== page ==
Call me a nutcase, an automotive freak-show or flat-out insane, but I was actually more excited to evaluate the Ford Transit Connect Wagon than I was the Audi RS7 I drove recently. How’s that possible? Did this versatile van’s map pockets come pre-stuffed with $100 bills? Bribery seems like the only explanation for this incongruity, but that’s far from the reason why. I told you I was crazy!
|Engine: 2.5L four-cylinder engine makes 169 hp and 171 lb-ft of torque. 1.6L EcoBoost four-cylinder makes 178 hp and 184 lb-ft of torque.
Transmission: A six-speed automatic transmission only.
Fuel Economy: Long wheelbase Transit Connect Wagons stickers at 20 MPG city, 28 MPG highway, or 23 MPG overall.
Pricing: Starts at $25,520. $33,315 as tested including $995 in delivery fees.
Like the top of a baby’s head I have a big soft spot. Quirky, practical, affordable vehicles push all the right buttons for me, though hopefully not too hard. These three adjectives succinctly describe the Transit Connect commercial van. Of course in enthusiast terms this preference is tantamount to burning your driver’s license and vowing to rely exclusively on horse and buggy, but bear with me for a moment.
Practically any car company can build an awe-inspiring vehicle if the budget’s big enough. The Rennsport Audi was breathtaking in every way, but of course it was six-figure expensive. It’s much harder to produce a vehicle that’s excellent AND affordable.
Ford is celebrating the new Transit Connect by giving the vehicle its own Twitter hashtag, #Unminivan, which was plastered in large block letters on the sides and rear of the test model I drove. In spite of their rebranding efforts a vehicle with two sliding doors and seating for seven is still pretty much a minivan, no matter how you spin it. Perhaps Windstar would have been a better name.
But calling a spade a spade is not necessarily a bad thing, because the tall and boxy Transit Connect offers huge interior space and clever seating.
Customers have two different wheelbases to choose from. The truncated offering spans 104.8 inches between hubs while the larger option stretches a whopping 120.6 inches. Interior space with either variant is impressive. Maximum cargo volume behind the front seats measures 77.1 and 104.2 cubic feet, respectively. The long-wheelbase model actually has a good bit more interior storage volume than a Chevy Tahoe, likely thanks to its cathedral ceiling.
The Transit Connect is offered in two flavors. There’s a cargo variant with steel instead of side glass as well as seating for two and then there’s the passenger-friendly wagon that can accommodate either five or seven people, depending on wheelbase. Additionally there are two rear-door configurations. You can opt for either symmetrical openings or a single roof-hinged hatch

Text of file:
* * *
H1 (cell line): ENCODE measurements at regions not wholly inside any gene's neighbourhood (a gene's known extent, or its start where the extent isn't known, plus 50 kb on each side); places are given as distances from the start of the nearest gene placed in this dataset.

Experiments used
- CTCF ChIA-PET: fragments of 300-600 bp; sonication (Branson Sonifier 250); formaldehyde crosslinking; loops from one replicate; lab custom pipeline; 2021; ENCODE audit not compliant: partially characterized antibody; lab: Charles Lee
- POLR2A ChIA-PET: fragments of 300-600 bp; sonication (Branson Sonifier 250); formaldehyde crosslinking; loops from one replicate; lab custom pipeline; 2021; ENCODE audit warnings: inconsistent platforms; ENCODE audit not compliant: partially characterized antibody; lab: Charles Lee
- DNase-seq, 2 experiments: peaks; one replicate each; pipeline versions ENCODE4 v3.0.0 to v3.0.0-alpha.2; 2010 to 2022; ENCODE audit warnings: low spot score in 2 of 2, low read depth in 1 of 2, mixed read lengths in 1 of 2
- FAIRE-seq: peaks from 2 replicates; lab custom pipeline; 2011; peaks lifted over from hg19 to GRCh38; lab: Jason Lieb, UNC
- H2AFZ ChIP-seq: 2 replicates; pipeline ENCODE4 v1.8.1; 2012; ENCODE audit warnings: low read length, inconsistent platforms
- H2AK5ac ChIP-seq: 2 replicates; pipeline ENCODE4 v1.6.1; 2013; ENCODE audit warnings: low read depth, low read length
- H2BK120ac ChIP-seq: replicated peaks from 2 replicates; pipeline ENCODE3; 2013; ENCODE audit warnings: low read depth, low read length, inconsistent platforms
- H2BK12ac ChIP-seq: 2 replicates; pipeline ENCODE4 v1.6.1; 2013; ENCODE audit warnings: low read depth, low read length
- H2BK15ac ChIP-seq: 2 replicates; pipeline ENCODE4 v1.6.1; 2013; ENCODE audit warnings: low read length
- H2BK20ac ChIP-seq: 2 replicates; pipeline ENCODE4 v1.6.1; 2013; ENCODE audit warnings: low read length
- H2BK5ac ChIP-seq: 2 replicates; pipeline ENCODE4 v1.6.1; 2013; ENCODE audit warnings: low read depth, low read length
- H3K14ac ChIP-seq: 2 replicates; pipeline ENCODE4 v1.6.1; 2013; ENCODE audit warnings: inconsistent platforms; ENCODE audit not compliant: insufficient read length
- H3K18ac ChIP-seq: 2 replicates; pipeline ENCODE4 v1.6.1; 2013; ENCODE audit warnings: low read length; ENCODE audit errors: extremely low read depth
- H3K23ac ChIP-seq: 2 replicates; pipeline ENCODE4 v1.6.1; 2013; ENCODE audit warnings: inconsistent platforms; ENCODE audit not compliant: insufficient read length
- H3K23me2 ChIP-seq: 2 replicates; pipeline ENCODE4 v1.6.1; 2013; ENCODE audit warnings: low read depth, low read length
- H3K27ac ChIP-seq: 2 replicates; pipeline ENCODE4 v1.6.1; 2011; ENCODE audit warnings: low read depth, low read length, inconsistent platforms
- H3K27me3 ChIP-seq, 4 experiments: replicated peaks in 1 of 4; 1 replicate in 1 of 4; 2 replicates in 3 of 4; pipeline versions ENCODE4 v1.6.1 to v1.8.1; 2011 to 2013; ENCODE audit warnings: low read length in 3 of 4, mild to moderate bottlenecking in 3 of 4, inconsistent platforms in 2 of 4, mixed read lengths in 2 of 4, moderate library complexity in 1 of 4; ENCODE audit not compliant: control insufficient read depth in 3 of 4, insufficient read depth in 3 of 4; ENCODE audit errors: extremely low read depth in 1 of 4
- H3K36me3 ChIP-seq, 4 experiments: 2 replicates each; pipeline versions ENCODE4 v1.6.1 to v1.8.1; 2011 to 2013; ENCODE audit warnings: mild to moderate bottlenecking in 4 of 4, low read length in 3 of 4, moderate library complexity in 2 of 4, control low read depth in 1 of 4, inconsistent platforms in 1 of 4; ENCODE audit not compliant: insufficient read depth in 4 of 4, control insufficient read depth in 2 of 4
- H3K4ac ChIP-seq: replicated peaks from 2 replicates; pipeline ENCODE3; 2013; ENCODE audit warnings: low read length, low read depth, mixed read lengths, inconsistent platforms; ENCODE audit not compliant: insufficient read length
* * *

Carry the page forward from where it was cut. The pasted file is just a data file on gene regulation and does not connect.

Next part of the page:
With ample choice, this vehicle can serve trade workers like plumbers and electricians just as easily as it can work as an airport shuttle or church bus.
North American customers have two engine choices in the Transit Connect. There’s a naturally aspirated 2.5-liter four-cylinder unit I sampled and a 1.6-liter EcoBoost option. The former puts out 169 hp with 171 lb-ft of torque, the latter slightly more in each category. The turbo’s numbers total 178 ponies and 184 units of twist.
Curiously long-wheelbase versions are exclusively offered with the 2.5-liter engine. Where applicable the EcoBoost unit is a $795 option.
When it’s time to pick a transmission you can have it your way as long as it’s Ford’s way. Just one gearbox is offered in North America: a six-speed automatic.
Not surprisingly, European customers have vastly more choice in how their Transit Connects are powered. The company offers an array of small diesel engines, the abovementioned 1.6-liter four banger and even a thrifty three-cylinder EcoBoost option is available. Drivers can also get a manual transmission if they want to row their own gears.
Personally I’d love to see the Focus ST’s drivetrain available as an option. With TONS of midrange torque and a smooth-shifting, six-speed stick this would be an extremely entertaining and functional setup.
But for whatever the reason, that isn’t available. The Transit Connect’s engine bay is surprisingly cramped, with little more than a mail slot-sized opening when the hood is lifted. Servicing anything under there could be a major hassle.